About Christmas TV History

Monday, July 25, 2022

Christmas in July 2022: Alf (1987)



Merry Christmas in July! It is Day #25 of the month-long celebration of Christmas/holiday entertainment. Each day this month I will be sharing brief reminisces about Christmas TV episodes, specials, and movies with a IT'S A WONDERFUL SUMMER attitude. Yes--this month I'm sharing brief essays about TV adaptations of the 1946 movie "It's a Wonderful Life" along with TV programs with significant references to the movie. Just a little something different and a way for me to show off the diversity of holiday stories I've collected in the encyclopedia Tis the Season TV (the updated and expanded 2nd edition being released soon).  


Alf is handed out as a stuffed toy at the children's hospital.

Today's discussion is on the second season's hour-long installment known as Alf's Special Christmas. In this story, the Tanner family celebrates Christmas in the rustic cabin where Willie spent the holidays of his childhood. When the cabin's owner Mr. Foley drops by, Alf hides in his truck amongst a stack of Christmas presents. Alf is mistakenly given away as a doll at a children’s hospital! 


Alf learns about the true Christmas spirit from Tiffany.

At the hospital, Alf befriends a young girl named Tiffany who is terminally ill. Trying to get back to the Tanners, Alf gets trapped in the hospital elevator with a pregnant woman and he ends up delivering her baby. 


Alf steps in as Mr. Foley's guardian angel to remind Foley that still people need him.

Meanwhile, Mr. Foley is so depressed, he contemplates jumping off a bridge until Alf confronts him, much like the guardian angel in the 1946 movie It’s a Wonderful Life. Alf brings together Mr. Foley and Tiffany so each of them has someone who needs them.

In addition to the nod to It's a Wonderful Life, this extended episode makes two references to the famous editorial “Yes, Virginia, There Is A Santa Claus” in the context of honoring the hope of children for the future of society. The heart-felt message seems even more poignant in this already emotional episode. There are also several references to Alf being a fan of Perry Como and he’s disappointed to have to miss the annual Perry Como Christmas TV special while staying at the cabin. 



The cast includes Max Wright as Willie Tanner, Anne Schedeen as Kate Tanner, Andrea Elson as Lynn Tanner, Benji Gregory as Brian Tanner, and puppeteer Paul Fusco as the voice of Alf. Special guests include Cleavon Little as Mr. Foley, Molly Hagan as the new mother Denise, and Keri Houlihan as young Tiffany.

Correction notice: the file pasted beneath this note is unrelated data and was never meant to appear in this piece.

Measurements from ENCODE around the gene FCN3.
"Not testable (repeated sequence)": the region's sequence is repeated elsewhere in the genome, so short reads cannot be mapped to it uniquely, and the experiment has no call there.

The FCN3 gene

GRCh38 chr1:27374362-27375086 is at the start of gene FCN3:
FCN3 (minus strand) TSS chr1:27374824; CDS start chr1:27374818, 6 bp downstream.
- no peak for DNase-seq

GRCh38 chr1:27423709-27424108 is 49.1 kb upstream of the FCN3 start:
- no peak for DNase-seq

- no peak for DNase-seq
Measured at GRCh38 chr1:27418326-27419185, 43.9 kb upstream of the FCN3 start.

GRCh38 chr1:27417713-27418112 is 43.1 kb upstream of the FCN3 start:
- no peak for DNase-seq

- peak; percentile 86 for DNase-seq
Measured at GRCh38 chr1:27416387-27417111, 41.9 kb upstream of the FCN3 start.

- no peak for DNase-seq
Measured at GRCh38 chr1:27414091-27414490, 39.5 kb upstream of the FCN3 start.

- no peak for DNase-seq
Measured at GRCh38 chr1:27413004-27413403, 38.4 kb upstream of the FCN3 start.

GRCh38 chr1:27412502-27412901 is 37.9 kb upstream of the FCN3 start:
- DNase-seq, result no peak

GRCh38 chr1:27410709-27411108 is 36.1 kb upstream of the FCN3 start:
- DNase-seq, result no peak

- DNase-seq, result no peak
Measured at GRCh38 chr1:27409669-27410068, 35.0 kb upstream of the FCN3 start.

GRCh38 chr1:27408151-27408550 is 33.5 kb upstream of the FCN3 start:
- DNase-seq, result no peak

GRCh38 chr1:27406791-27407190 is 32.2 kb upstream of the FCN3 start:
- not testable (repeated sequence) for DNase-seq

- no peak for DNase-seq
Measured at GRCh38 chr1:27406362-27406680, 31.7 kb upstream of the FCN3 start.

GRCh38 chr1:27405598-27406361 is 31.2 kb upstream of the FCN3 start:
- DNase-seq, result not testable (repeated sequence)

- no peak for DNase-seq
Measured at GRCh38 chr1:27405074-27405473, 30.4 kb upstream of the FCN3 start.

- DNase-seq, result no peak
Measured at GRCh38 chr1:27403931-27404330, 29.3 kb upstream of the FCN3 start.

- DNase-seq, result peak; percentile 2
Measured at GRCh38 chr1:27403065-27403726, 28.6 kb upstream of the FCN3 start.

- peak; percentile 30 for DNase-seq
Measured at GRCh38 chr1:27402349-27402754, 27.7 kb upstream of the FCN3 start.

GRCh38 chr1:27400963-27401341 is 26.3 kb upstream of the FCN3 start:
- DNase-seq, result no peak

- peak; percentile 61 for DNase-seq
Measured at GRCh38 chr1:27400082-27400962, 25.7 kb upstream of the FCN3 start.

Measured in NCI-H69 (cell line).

Cleavon Little as Mr. Foley.

At the end credits, there is a dedication to Tiffany Leigh Smith. She was a real-life terminally ill girl that inspired this Christmas special. 


Even if the reference in this episode to It's a Wonderful Life is fairly short, it is certainly memorable and the emotional climax of the story. On the icy bridge, Alf is dressed as Santa Claus and Mr. Foley wonders if his angel is actually St. Nicholas/Santa Claus. Foley is comforted by the sentiment in the editorial "Yes Virginia, There Is a Santa Claus" that we should all embrace the hope that comes with the idea of Santa Claus, as he chooses to step down from the railing of the ice-covered bridge. This sentiment is certainly beautiful year-round. Merry Christmas in July!

Joanna Wilson is a TV researcher and book author specializing in Christmas entertainment. More about the TV programs mentioned on this website can be found in her book "Tis the Season TV: the Encyclopedia of Christmas-themed Episodes, Specials, and Made-for-TV Movies." Her latest book "Triple Dog Dare: Watching--& Surviving--the 24-Hour Marathon of A Christmas Story" was released in 2016. She is currently updating and expanding the encyclopedia for an upcoming release. Her books can be found at the publisher's website: 1701 press.com

*Support this website and its research by purchasing the books at 1701 press.com

1 comment:

  1. Seems like a much deeper episode of Alf then I even thought the show capable of. Was never my cup of tea.